Join us at PEDAL’s 10th AGM

7 – 9pm, Monday 13th June 2016
Dalriada pub, back room
PEDALing Truths? How PEDAL began and what we’ve done since:
How has the world and Portobello changed and what’s needed next?
Here are the minutes of last year’s AGM for your delect­a­tion.

Minutes of the PEDAL AGM held on 21 April from 7 – 9 pm at St James church hall, Rosefield Place.

Attendees: Diana Cairns, Ian Cooke, Gillian Dunn, Stephen Hawkins, Ian Humphrey, Justin Kenrick, Gordon McCulloch, Eva Schonveld, Gillian Wilson, Neil Woodward.

No apo­lo­gies were received.

1 Introduction 

The chair wel­comed every­one to the meet­ing.

2 Minutes of the 2014 AGM

The minutes were accep­ted as a true record of the pre­vi­ous AGM, pro­posed by Diana Cairns and seconded by Gordon McCulloch.

There were no mat­ters arising from the minutes.

3 Treasurer’s report

A copy of the accounts that have been sub­mit­ted to Companies House was cir­cu­lated. Income is steady.  We had great­er costs last year but this year PEDAL has made a trad­ing sur­plus, with the res­ult that we have had to pay cor­por­a­tion tax of £159.38.

There is £5,200 in the account that is resid­ual from the CARES grant for the PEDAL con­tri­bu­tion to the wind tur­bine.

It was agreed that the AGM should be held at a dif­fer­ent time next year so that the final­ised end of year accounts can be approved at the AGM.

4 Election of board mem­bers

Ian Cooke stood down from the board because of work and oth­er com­mit­ments.  He was thanked for all his hard work, his skill and his wis­dom.

Justin Kenrick and Diana Cairns stood down and were re-elec­ted to the board.  Justin Kenrick was nom­in­ated by Stephen Hawkins and seconded by Diana Cairns.  Diana Cairns was nom­in­ated by Eva Schonveld and seconded by Neil Woodward. 

5 Chair’s report

Eva Schonveld explained that PEDAL has done a great job in main­tain­ing the community’s Market and Orchard, as well as explor­ing how to expand our grow­ing spaces. We have had a lower key year than expec­ted because PEDAL had been con­sid­er­ing com­munity con­sulta­tion and how to go about it if and when the tur­bine applic­a­tion is approved and money starts to come through.  The tur­bine is not cer­tain to go ahead so we have dropped back in our efforts to start con­sulta­tion.  The pro­cess has been frus­trat­ing as we have been wait­ing for a long time to find out wheth­er or not the pro­ject would go ahead.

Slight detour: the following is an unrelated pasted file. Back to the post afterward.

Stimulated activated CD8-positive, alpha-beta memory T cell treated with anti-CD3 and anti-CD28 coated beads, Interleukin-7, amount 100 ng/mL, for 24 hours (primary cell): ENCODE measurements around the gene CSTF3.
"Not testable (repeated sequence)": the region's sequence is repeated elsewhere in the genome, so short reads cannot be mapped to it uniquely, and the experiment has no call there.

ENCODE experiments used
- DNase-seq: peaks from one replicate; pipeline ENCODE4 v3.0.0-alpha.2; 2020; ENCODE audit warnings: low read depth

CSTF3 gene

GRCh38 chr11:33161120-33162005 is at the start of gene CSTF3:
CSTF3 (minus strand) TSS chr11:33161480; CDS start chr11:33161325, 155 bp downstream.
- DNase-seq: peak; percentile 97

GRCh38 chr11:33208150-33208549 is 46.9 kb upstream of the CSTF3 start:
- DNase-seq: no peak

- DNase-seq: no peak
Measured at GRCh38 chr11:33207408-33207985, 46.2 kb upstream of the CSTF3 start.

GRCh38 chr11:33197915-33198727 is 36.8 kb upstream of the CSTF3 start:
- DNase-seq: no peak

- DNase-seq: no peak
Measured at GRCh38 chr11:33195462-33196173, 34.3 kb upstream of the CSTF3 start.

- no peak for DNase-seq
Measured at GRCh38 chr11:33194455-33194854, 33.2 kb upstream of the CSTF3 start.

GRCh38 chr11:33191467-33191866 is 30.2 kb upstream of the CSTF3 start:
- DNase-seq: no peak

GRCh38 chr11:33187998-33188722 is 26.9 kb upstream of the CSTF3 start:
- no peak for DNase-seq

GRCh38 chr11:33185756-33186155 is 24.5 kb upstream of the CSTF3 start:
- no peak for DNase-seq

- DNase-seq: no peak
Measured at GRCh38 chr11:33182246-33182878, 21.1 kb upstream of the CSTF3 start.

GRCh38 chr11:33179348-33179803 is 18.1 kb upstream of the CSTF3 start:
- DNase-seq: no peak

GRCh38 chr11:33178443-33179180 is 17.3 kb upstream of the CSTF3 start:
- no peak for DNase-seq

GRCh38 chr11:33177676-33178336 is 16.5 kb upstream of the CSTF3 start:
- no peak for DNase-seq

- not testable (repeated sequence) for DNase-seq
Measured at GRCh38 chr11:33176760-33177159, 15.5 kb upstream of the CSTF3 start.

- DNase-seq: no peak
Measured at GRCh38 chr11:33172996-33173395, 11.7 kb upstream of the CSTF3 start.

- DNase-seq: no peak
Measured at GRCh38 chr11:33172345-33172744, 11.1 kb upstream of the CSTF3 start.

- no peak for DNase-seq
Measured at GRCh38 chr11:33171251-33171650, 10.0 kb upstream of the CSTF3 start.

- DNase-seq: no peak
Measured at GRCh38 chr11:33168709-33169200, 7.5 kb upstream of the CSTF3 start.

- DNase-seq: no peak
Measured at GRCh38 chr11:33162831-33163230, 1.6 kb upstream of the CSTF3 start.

Some mem­bers of the board had been on a trip to West Kilbride last sum­mer, which has branded itself a craft town.  We met com­munity mem­bers and learned about their activ­it­ies and pro­jects.  

6 Update on projects/activities

a) Turbine

We have been told that the recom­mend­a­tion is likely to be for approv­al of the tur­bine applic­a­tion, which will be con­sidered in the first half of May. The plan­ning per­mis­sion lasts three years but build­ing can’t hap­pen until the issue of radar for Highland and Islands (H & I) air­port is resolved. It will cost £800,000 so we can’t afford it.  Another option is radar blank­ing which would cost £25,000 but that only oper­ates in con­trolled air­space, which H & I air­port is not the moment.  Ian sug­ges­ted that we could com­bine efforts and resources with oth­er groups in a sim­il­ar pos­i­tion.  

Justin sug­ges­ted we stop think­ing about the tur­bine as a pro­ject that may hap­pen and so lib­er­ate our atten­tion for oth­er pro­jects. 

Action: Get in touch up with Tom Black about who is going to fol­low up on this. We need to tell the com­munity here about what is hap­pen­ing after 1 May. 

Justin said he had prom­ised not to fol­low up on Seafield until we had exhausted this aven­ue but now pro­posed we think about under­tak­ing that. 

Action: Ian — speak to Matt Roy at Greener Leith about Seafield. Veolia (land own­ers) clearly feels a degree of guilt and is think­ing of a water tur­bine.  

b) Growing spaces:

Electric bun­ga­low com­munity garden on Bath Street got bull­dozed overnight by the own­ers which was very sad. The most act­ive pro­ject is the High Street Surgery garden, where the Doctors are very keen on a com­munity garden.   Plans are being drawn up but the land­lords have changed so their per­mis­sion will need to be sought. The oth­er garden is the long thin strip of land over the road from Towerbank play­ground. It is wait­ing for someone with energy. The school is keen.